The Economics of Ludwig von Mises: Toward a Critical Reappraisal
I am confronted here with an impossible task: to discuss four interesting and complex papers in no more than twenty minutes. The task is even more formidable when one considers that the link connecting these papers is not the unity of a single subject or a single theme, but rather the evaluation of the life's work of a man who, during the course of his lifetime, considered virtually every aspect of the science of economics. In a century in which reputations are built on short articles written on highly specialized parts of subfields in economics, Ludwig von Mises produced a comprehensive treatise on the whole science of human action, of which economics was the most developed part. Hence we have heard today four papers dealing with the contributions of Mises to our knowledge of economic action, each on a topic that occupies many volumes of economic literature. Although the topics are themselves very different—monetary theory, capital theory, economic calculation, and finally political philosophy—I shall try in the course of my comments to find some common themes that mark the thought of Ludwig von Mises.
First we turn to Professor Moss' paper on Mises' monetary theory. This is a suitable place to begin, since Mises' earliest and best known work was done in this field, although the value of his contributions has not always been appreciated. Professor Moss has done an excellent job of beginning to overcome this lack of appreciation. The Moss paper is by far the most ambitious and most successful of the four papers, because Moss has gone beyond mere exposition of Mises' thought to critical evaluation and assessment of its relevance to contemporary economic theory. Too often it has been the practice of Austrians to emphasize their differences with received doctrine at the cost of ignoring the similarities. This was true of Carl Menger (although undoubtedly for very good reasons), it was true of Mises, and it is true of present-day Austrians. Mises especially was prone to stress the differences, often in a polemical and sometimes superficial manner, which, to say the least, frequently led to a lack of appreciation for the real subtlety of his arguments. To illustrate my point, I am reminded of something that happened this summer. Milton Friedman (a vocal and confirmed non-Austrian who nevertheless shares most of their policy conclusions) was invited to speak on Austrian economics to a group that had gathered for a week-long conference in Vermont. Professor Friedman proceeded to unendear himself to the gathering by proclaiming that, as far as he was concerned, there was no such thing as Austrian economics, only good economics and bad economics. To which most of the disgruntled audience felt compelled to reply, yes, but Austrian economics is good economics, and you just don't know about it. Hence, we appreciate Professor Moss' attempt to explain Mises in the terminology of modern economic theory, and we find as a result that the relationship between Mises' work and accepted mainstream economics is more often one of complementarity than of substitutability.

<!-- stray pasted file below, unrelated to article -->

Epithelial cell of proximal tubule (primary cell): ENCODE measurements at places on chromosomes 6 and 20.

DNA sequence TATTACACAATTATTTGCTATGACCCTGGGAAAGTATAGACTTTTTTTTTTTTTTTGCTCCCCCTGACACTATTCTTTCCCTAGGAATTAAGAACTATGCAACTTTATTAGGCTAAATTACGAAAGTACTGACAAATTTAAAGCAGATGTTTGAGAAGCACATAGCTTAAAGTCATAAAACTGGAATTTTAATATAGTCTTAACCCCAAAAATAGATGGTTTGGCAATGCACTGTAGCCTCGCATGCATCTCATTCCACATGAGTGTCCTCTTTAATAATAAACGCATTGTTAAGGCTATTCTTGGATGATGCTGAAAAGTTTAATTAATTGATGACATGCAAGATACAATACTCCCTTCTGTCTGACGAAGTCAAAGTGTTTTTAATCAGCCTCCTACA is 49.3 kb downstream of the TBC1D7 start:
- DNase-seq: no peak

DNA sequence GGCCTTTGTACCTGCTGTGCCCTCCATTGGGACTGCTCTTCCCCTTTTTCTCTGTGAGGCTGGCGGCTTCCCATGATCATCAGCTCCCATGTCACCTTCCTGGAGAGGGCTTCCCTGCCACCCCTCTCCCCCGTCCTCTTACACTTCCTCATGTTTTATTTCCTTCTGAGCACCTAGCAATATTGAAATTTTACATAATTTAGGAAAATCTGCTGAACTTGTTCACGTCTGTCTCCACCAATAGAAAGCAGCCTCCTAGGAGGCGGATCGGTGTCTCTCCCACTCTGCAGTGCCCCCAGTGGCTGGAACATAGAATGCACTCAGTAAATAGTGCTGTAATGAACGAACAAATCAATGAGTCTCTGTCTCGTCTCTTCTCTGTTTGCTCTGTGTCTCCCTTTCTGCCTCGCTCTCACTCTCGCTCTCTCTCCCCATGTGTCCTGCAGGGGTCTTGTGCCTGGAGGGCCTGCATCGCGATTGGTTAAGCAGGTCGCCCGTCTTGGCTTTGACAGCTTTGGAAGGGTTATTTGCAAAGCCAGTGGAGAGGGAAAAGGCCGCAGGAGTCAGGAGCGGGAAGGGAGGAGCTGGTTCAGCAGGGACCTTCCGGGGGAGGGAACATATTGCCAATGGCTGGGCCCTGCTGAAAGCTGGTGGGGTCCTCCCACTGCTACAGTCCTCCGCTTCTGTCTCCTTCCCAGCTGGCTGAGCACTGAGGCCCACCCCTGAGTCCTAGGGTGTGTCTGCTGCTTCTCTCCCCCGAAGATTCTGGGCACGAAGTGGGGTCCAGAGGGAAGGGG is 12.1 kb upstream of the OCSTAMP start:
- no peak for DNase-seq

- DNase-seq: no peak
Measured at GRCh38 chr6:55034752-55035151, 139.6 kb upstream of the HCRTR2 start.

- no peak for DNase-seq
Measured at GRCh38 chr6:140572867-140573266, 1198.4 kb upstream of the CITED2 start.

I take for my theme in discussing the Moss paper, Mises' emphasis on adjustment processes in the marketplace. Mises throughout his work was interested in how markets adjust to changing data, how information is transmitted, and how expectations are formed. This preoccupation is especially evident (and especially complementary to accepted doctrine) in two points discussed by Moss. The first is the treatment of Mises' theory of how optimal cash balances are arrived at and how they are related to price levels. According to Moss, the problem Mises was trying to solve was the following: the optimum level of individuals' cash balances depends upon the price level, but the price level depends in part on the level of cash balances people choose to hold. How, then, can people arrive at their optimum cash balance without knowing the price level, which can only be determined after people decide how much cash to hold? Moss referred to this as the famous "circularity problem" that troubled early twentieth-century economic theory. Moss credited Patinkin with showing that the problem is eliminated once we realize that the optimum level of cash balances can be determined by the intersection of the supply curve for money and the demand curve derived by a hypothetical comparison of various price levels and the resulting level of cash balances desired, yet he congratulated Mises for developing a "bold empirical hypothesis" about how expectations are formed. Here is, I think, a perfect example of the importance of Mises' approach to economics as a supplement to neoclassical theory. Mises could not divorce the problem of the acquisition of knowledge and the formation of expectations from the problem of how equilibrium states are reached. While Patinkin was interested in defining an equilibrium condition, Mises was much more interested in explaining how human actions lead toward that equilibrium. In that light, Mises' hypothesis—that individuals determine their cash balances on the basis of yesterday's prices, which in turn affect today's prices, until expectations about prices and the actual price level converge to an equilibrium price is where the supply and demand curves intersect; justs from one equilibrium to another. Individual economic actors only know when the system is out of equilibrium, when reality does not meet their expectations (yet their expectations will have some influence on the reality that occurs), and it is this lack of realization of their plans that conveys the knowledge to them that they must revise their plans. It is this process that Mises was describing. We all tell our undergraduates that it is not enough to say that equilibrium price is where the supply and demand curves intersect; one must explain how that equilibrium is achieved and how the market adjusts to new equilibria. If we recognize that Patinkin told us what the equilibrium conditions are, it is Mises who was trying to explain how we get there.